UPDATES: 1/19/2013, 1:45 p.m. EST. The 33rd paragraph of this story have been updated with information gleaned from a Form 990 filing by the Lance Armstrong Foundation. 1/22/13, 3:30 p.m. EST. A statement from former Livestrong general counsel Mona Patel has been added to the 34th paragraph of this story.
Lance Armstrong's decadelong fight to clear his name of performance-enhancing drug use officially ended this week with a much-publicized interview with Oprah Winfrey.
"I view this situation as one big lie I repeated a lot of times," Armstrong told Winfrey in his prime-time televised mea culpa. "This story was so perfect for so long . . . [but] it wasn't true."
The web of lies built by Armstrongwho famously beat cancer and went on to win a record seven consecutive Tour de France titleshas kept lawyers from nearly a dozen Am Law 200 firms busy in litigation and arbitration proceedings that have generated enough affidavits, emails, and depositions to top the Pyrenees.
Now retired, Armstrong no longer scales the alpine peaks of Europe, but the disgraced cyclist's terse admission about using banned substances could put him back on a steep legal pathone that could land him in federal court or even bankruptcy. First and foremost on Armstrong's watch list is an investigation into charges of fraud, drug trafficking, and witness tampering, which was dropped by the U.S. Department of Justice in February 2012.
Armstrong could also still be on the hook for perjury charges. While the statute of limitations for perjury is five years in a criminal case and four years for civil actions, says Marty Steinberg, the former head of the commercial litigation practice at Hunton & Williams, those time frames can be extended if prosecutors bring RICO or conspiracy claims. (Steinberg represented former St. Louis Cardinals slugger Mark McGwire during congressional hearings into the use of steroids in baseball.)
Steinberg, who left Hunton last year to cochair the litigation practice at Miami's Bilzin, Sumberg, Baena, Price & Axelrod, believes that Armstrong's public apology for wrongdoing might be part of a deal with the Justice Department.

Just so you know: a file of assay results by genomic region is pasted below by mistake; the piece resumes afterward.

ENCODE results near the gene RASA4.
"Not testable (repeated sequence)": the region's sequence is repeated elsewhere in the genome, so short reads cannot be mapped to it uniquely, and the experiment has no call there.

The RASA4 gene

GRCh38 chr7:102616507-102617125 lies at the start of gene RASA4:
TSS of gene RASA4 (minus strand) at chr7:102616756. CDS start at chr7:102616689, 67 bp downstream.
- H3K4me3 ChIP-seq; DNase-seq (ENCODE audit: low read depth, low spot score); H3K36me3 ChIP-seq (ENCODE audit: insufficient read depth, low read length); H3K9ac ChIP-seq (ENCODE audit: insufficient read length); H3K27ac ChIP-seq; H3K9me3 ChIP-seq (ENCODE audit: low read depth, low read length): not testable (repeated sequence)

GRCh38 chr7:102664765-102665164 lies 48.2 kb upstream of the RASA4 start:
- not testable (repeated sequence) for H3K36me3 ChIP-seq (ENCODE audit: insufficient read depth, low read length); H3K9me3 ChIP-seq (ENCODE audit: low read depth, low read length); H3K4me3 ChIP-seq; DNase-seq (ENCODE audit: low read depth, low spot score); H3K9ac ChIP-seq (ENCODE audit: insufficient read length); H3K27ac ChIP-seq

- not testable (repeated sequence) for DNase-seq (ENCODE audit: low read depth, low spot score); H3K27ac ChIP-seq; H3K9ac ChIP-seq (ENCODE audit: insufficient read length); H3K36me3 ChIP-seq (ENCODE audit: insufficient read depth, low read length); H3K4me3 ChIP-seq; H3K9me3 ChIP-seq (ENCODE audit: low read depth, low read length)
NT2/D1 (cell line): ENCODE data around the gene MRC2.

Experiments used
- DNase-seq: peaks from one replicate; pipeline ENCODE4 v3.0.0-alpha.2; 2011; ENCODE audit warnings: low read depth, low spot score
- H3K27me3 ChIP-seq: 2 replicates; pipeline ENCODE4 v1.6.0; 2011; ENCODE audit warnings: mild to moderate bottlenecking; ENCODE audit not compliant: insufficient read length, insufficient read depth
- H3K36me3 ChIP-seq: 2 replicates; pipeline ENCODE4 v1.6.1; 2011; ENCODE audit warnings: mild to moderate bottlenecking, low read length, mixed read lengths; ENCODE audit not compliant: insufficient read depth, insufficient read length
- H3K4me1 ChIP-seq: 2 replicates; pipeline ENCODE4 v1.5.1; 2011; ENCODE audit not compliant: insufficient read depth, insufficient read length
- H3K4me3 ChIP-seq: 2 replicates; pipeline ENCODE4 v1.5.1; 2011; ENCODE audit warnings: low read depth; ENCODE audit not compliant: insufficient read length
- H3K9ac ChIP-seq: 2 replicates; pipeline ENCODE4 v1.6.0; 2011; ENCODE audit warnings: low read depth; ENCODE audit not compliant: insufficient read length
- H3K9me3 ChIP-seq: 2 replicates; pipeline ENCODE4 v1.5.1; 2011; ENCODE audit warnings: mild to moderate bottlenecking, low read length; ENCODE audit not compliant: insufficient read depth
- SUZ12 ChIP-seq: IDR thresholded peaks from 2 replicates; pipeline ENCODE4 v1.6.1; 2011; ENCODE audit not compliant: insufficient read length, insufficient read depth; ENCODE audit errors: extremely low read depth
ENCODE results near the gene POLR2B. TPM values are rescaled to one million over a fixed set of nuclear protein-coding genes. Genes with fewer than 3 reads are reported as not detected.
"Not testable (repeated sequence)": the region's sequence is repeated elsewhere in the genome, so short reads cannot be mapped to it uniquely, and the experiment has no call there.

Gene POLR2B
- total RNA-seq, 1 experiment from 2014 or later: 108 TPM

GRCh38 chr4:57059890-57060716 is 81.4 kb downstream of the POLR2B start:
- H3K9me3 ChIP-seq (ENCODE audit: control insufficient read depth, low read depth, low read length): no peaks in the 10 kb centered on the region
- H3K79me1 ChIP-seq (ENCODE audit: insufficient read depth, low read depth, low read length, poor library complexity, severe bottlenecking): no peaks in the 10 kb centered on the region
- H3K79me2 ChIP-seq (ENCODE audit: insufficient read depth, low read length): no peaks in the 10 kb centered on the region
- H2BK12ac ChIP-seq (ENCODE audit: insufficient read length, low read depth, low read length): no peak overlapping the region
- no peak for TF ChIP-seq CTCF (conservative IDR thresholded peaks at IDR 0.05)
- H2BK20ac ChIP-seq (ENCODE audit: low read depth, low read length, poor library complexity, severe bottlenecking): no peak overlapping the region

"[Armstrong] strikes me as a deliberate, calculating guy, so there must be some other motivation here," Steinberg adds. "His personality isn't one to apologize, because he didn't for a long time. His lawyers must have looked into thisforgiveness is not immunity."
After suffering defeats in performance-enhancing drug-related cases brought against former baseball stars Barry Bonds and Roger Clemens, the Justice Department likely has little appetite for a protracted court battle with Armstrongs high-priced legal team. (The Wall Street Journal reported this week that there was some internal disagreement among Armstrongs lawyers over their clients' plan to appear on Winfreys OWN network and own up to his past indiscretions.)
The cyclist's longtime public relations adviser and attorney Mark Fabiani, who earned the nickname "Master of Disaster" during his time in the Clinton administration, was in Austin for the taping of Armstrong's interview with Winfrey. Fabiani, who also serves as special counsel to the National Football League's San Diego Chargers, did not respond Friday to a request for comment from The Am Law Daily.
Also not returning phone calls were other members of Armstrong's star-studded legal defense team, one that includes Sheppard Mullin Richter & Hampton white-collar defense cochair Bryan Daly in Los Angeles, Keker & Van Nest partner Elliot Peters in San Francisco, litigation partners Robert Luskin and Mark Levinstein of Patton Boggs and Williams & Connolly, respectively, in Washington, D.C., and Timothy Herman of Austin's Howry Breen & Herman. (Herman, Armstrong's longtime personal attorney, told Bloomberg this week that he didn't feel betrayed by his client.)